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State Government acts to stop mangrove dieback
The State Government is taking action to arrest the dieback of hectares of mangroves and saltmarsh near the St Kilda boardwalk, while experts continue to work to understand the cause of the issue and consider actions to mitigate the movement of hypersaline water into saltmarsh and mangrove habitats.
The Department for Energy and Mining (DEM) has issued 3 environmental directions to Buckland Dry Creek (BDC), the company which occupies the site.
Buckland Dry Creek has been directed to stop further pumping of new water to the affected area, to address a seepage issue at the Little Para River, and to remove the water from 7 km of pond south of St Kilda.
DEM reports that millions of litres of brine is being pumped out of the hyper-saline salt ponds and that the ponds at St Kilda are expected to be drained within weeks.
DEM continues to work with BDC to see how the company can remove water at a faster rate.
The 30-km, 4,000-hectare site is complex and areas are interrelated. Managing all sections, including the Adelaide International Bird Sanctuary, will be an important aspect of future remediation.
Community groups are providing useful input and DEM continues to provide public updates on the issue on their website.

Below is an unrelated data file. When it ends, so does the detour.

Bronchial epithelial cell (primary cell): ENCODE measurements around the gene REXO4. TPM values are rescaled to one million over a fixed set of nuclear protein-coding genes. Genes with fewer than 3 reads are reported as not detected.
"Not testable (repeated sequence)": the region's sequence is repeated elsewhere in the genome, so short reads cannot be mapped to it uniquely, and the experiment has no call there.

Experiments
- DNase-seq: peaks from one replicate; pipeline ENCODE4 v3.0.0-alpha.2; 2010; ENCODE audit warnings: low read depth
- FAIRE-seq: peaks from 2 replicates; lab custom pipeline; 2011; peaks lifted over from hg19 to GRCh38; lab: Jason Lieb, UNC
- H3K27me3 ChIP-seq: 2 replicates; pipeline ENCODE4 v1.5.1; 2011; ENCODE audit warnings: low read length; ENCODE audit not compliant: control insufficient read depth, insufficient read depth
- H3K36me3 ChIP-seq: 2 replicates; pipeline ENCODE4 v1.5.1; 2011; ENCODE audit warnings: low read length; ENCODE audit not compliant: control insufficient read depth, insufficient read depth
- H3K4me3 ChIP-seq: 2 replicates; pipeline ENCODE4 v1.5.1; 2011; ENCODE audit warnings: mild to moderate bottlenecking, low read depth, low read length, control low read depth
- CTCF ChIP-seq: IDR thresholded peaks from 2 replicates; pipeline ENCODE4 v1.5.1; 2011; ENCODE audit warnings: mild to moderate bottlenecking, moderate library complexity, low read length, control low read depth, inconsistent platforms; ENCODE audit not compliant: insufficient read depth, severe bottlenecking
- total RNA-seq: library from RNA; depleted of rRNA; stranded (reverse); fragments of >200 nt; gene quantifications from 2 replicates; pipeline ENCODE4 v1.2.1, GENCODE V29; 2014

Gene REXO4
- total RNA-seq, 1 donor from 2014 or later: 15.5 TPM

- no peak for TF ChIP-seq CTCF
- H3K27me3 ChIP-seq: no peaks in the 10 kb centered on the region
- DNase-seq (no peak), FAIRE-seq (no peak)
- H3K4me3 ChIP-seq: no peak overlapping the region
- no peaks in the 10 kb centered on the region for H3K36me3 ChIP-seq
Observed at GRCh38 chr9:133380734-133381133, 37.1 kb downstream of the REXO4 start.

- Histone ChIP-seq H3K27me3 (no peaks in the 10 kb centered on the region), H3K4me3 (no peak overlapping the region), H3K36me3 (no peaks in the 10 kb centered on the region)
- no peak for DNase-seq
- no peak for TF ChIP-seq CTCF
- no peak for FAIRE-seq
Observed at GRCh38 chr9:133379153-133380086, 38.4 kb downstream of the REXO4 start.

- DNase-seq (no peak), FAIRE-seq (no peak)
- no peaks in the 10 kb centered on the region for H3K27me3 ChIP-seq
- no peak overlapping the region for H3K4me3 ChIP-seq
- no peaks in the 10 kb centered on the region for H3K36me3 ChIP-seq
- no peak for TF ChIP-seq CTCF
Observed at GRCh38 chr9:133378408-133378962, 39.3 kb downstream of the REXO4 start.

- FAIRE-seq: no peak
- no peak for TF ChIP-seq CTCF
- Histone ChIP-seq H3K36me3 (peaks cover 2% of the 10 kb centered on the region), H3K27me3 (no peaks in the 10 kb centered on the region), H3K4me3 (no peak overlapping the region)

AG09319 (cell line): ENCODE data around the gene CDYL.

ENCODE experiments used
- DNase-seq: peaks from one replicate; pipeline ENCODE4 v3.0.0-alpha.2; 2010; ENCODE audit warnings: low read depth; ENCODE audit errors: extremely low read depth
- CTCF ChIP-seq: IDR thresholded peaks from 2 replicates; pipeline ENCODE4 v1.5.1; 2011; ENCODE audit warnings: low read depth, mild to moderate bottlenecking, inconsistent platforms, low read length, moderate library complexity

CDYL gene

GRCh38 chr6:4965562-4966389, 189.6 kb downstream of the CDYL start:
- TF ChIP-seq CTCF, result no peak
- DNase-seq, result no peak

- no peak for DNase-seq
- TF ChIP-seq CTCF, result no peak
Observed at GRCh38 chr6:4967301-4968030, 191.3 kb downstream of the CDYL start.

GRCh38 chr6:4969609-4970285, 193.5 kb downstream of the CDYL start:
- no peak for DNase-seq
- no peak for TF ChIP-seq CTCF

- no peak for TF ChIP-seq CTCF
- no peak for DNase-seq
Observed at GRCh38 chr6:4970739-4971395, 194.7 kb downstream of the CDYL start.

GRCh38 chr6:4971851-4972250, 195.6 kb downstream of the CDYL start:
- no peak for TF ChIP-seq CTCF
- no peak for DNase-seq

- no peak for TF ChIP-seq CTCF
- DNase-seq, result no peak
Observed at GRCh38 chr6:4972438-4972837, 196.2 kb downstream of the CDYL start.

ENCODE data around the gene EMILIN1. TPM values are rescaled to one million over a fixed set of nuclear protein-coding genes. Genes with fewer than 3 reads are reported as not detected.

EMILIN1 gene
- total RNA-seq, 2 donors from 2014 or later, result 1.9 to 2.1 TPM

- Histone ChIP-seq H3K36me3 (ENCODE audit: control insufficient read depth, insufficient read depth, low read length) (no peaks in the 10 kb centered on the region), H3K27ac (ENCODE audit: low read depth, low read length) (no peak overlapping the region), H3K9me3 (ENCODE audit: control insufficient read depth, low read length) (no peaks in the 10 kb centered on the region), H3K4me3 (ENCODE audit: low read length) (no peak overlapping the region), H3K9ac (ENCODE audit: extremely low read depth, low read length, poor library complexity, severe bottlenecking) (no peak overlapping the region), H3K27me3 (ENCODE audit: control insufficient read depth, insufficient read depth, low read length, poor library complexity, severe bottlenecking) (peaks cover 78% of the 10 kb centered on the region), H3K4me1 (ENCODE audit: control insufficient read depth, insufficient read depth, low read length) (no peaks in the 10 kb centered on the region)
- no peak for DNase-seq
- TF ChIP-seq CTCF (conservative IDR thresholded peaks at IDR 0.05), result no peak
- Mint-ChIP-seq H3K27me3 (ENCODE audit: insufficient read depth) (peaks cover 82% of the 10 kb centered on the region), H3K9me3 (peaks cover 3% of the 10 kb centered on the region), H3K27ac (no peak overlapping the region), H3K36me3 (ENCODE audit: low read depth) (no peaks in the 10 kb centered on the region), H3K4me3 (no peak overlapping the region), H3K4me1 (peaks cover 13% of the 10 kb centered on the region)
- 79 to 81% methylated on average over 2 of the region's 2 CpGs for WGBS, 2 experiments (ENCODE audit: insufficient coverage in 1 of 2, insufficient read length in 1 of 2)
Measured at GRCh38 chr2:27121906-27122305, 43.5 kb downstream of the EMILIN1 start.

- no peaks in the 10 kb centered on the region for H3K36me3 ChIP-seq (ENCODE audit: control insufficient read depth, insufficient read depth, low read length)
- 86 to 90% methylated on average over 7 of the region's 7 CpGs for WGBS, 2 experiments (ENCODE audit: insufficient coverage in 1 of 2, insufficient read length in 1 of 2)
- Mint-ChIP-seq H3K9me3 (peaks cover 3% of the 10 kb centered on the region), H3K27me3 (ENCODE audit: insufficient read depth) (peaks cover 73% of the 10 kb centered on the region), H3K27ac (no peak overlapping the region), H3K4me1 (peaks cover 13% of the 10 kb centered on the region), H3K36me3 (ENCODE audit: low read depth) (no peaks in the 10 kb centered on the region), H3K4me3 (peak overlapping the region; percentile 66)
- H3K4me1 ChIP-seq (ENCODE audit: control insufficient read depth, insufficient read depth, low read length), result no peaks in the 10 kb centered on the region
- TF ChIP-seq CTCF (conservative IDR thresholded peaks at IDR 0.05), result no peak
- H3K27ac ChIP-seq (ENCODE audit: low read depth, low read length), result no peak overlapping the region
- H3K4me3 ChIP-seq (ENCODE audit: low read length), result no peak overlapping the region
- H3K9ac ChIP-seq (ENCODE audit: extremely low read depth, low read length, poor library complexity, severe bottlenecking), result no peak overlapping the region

The EPA continues to provide DEM with scientific support and expert advice.
DEM regulates the site under the Mining Act 1971 through the mining lease it holds with BDC.
BDC also has a licence under the Environment Protection Act 1993 for chemical storage and warehousing facilities, chemical works (salt production) and discharges to marine or inland waters, which is overseen by the EPA.
Ban on single-use plastics from 1 March 2021
South Australian legislation, banning the sale, supply and distribution of single-use plastics from 1 March 2021, is the first of its kind in Australia.
The Single-use and Other Plastic Products (Waste Avoidance) Act 2020 passed Parliament on 9 September 2020.
South Australia was also the first state to introduce deposits on beverage containers, and the first to ban lightweight plastic bags.
By avoiding waste and shifting to reusable or other more sustainable options, the ban on single-use plastics continues to demonstrate SA’s leadership in this space.
From Monday 1 March 2021 single-use plastic straws, cutlery and stirrers will be prohibited from sale, supply or distribution in South Australia. These single-use items can be replaced with reusable and compostable alternatives that do not contain plastic.